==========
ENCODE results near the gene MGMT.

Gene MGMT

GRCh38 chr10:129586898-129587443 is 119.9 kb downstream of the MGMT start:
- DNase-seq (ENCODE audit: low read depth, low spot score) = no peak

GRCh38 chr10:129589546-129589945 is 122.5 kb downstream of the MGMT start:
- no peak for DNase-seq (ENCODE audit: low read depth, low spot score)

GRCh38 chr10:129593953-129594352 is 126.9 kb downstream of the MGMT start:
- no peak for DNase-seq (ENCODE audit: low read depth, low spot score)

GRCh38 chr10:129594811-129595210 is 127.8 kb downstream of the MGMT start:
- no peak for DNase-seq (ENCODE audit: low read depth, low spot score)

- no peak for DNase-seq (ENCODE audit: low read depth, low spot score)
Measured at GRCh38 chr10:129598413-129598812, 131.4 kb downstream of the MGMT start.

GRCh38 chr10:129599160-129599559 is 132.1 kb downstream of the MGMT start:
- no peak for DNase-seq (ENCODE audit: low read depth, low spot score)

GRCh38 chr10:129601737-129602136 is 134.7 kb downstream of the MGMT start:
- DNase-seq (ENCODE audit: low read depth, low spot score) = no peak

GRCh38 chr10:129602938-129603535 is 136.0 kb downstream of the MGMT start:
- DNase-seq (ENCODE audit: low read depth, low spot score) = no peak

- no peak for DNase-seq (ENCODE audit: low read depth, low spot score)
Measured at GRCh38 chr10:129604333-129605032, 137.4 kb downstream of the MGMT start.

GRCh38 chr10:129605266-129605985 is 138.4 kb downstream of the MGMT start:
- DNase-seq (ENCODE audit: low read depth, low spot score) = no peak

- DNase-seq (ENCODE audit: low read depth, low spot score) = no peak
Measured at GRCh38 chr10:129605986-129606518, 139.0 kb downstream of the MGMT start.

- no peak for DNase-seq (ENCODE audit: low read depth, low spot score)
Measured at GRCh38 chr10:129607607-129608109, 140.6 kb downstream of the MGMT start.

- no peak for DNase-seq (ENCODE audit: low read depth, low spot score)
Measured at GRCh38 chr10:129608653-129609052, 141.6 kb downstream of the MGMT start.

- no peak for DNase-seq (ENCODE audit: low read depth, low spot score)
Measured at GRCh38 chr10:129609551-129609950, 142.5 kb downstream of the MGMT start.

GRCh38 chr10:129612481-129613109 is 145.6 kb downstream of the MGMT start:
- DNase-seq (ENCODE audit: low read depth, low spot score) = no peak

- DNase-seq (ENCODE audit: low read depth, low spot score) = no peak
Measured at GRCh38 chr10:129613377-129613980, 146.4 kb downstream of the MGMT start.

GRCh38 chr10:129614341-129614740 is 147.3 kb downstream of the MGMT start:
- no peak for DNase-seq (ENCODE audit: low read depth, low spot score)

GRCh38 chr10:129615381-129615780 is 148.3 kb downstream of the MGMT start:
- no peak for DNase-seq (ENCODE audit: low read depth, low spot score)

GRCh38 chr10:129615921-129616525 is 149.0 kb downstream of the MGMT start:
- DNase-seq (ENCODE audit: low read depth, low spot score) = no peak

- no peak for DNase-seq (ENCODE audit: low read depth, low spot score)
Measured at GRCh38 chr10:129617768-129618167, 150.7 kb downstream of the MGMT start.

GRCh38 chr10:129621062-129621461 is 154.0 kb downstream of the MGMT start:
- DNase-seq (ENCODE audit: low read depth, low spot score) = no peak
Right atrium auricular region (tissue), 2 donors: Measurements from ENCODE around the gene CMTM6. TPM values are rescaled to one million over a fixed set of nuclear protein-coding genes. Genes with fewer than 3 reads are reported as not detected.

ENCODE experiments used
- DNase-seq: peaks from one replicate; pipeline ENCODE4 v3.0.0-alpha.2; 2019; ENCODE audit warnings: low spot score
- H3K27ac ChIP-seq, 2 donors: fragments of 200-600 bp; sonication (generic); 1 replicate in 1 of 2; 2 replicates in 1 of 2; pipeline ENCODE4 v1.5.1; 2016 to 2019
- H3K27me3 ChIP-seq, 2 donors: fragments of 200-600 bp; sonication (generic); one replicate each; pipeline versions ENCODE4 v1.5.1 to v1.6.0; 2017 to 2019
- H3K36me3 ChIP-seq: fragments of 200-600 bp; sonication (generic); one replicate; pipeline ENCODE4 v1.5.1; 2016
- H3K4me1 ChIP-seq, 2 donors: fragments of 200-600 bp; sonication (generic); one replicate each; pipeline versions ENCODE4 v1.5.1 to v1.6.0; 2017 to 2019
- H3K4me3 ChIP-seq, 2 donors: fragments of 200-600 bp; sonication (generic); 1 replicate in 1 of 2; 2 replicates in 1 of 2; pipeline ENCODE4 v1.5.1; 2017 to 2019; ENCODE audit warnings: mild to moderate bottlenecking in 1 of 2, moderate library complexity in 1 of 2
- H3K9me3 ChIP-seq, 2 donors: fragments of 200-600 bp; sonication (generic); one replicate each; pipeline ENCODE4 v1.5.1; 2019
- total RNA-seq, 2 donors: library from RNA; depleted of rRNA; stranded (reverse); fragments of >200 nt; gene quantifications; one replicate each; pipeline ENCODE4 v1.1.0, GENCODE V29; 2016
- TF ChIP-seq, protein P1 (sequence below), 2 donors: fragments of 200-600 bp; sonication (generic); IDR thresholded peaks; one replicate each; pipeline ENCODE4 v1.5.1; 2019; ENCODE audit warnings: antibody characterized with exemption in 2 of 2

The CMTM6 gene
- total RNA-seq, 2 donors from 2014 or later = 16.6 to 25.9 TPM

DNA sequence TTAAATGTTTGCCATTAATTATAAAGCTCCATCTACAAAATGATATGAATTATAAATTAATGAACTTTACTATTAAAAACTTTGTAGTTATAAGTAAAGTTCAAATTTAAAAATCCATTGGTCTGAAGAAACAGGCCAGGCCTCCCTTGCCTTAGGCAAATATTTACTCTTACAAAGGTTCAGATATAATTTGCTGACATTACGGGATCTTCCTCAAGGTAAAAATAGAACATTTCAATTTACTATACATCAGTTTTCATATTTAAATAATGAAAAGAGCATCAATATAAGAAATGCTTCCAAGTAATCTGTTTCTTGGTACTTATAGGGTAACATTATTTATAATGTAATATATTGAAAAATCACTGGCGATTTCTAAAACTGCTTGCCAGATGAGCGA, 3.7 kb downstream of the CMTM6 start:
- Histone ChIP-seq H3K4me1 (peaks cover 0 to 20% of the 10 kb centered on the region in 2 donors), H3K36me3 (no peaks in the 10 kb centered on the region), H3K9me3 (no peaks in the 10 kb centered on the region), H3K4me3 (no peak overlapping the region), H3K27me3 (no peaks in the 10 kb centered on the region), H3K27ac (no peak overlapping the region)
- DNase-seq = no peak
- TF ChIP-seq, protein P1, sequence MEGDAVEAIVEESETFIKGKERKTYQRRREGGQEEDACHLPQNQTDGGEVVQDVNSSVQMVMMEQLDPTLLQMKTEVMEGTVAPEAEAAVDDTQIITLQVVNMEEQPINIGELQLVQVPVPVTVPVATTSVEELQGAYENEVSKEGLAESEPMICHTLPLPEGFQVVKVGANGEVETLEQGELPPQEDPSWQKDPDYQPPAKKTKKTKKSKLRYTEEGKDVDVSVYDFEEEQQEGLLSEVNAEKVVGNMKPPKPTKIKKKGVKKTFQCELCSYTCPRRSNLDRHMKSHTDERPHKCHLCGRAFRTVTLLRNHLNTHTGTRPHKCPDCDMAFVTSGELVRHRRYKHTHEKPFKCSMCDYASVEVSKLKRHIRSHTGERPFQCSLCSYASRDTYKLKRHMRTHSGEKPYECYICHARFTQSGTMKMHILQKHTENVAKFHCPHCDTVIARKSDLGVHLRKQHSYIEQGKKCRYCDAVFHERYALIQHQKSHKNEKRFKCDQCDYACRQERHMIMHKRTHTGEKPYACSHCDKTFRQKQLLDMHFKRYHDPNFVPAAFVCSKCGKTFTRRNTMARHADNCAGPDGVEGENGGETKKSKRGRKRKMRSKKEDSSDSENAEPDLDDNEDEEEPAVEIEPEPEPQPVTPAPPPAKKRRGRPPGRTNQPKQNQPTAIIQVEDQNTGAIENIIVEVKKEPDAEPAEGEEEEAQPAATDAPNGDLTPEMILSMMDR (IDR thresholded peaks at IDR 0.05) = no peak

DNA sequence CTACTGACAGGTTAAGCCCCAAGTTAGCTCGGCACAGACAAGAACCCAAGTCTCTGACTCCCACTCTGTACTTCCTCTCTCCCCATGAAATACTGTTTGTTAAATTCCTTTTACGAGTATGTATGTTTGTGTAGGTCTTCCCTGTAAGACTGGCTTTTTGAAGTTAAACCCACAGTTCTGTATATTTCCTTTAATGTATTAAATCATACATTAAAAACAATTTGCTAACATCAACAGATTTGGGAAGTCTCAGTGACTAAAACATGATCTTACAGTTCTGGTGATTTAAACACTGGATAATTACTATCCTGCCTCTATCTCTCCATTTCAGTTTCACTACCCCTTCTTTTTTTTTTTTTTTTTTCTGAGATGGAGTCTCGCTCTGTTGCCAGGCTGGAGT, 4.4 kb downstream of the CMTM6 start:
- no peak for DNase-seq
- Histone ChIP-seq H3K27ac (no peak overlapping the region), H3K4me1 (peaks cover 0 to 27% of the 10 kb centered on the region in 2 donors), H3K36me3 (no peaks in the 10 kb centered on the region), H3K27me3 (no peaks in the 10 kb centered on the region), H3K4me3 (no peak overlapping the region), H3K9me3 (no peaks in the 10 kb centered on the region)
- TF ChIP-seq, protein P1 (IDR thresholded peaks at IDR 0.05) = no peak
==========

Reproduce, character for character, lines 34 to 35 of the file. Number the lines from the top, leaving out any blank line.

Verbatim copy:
Measured at GRCh38 chr10:129613377-129613980, 146.4 kb downstream of the MGMT start.

GRCh38 chr10:129614341-129614740 is 147.3 kb downstream of the MGMT start: